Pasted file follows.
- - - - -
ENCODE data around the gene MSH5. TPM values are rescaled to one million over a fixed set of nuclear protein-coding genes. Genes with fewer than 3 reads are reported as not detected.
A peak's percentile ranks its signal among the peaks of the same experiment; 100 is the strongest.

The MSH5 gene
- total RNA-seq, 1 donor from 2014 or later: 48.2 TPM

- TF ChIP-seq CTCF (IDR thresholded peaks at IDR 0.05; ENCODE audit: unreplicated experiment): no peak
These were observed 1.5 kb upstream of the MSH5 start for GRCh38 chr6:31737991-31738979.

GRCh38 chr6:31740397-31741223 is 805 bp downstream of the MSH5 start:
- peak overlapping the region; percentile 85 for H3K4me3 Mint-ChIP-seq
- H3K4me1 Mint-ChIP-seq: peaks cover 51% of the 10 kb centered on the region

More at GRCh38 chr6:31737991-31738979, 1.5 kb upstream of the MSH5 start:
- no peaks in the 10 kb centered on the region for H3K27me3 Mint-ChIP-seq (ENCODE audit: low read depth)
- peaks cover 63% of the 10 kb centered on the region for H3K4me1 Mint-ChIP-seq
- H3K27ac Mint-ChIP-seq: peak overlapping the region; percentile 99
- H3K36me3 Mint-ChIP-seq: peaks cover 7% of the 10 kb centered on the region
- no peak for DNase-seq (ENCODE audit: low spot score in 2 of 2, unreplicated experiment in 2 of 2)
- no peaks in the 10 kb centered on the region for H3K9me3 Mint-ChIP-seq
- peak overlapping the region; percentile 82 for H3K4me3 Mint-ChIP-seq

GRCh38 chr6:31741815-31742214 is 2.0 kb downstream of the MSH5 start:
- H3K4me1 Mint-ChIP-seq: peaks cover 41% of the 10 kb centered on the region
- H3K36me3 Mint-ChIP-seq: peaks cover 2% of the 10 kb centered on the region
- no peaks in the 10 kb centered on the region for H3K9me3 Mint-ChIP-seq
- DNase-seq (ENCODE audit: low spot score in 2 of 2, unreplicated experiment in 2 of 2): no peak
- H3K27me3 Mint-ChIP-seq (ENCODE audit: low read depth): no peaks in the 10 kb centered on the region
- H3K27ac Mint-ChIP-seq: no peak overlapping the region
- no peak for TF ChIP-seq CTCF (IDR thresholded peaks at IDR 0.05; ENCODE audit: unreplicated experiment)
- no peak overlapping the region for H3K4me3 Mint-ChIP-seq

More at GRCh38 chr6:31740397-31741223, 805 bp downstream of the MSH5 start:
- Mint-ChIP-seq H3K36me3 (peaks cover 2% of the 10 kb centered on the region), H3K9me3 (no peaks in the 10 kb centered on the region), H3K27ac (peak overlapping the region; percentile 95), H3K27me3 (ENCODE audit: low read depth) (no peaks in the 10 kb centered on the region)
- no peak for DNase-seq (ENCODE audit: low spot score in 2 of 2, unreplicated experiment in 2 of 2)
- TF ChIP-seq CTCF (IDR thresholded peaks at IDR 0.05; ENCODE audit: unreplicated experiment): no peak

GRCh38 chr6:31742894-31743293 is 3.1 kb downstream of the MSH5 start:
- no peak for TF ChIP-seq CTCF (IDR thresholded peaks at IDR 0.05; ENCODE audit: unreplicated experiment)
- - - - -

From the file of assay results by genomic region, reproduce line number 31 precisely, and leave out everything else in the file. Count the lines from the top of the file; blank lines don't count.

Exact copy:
GRCh38 chr6:31742894-31743293 is 3.1 kb downstream of the MSH5 start: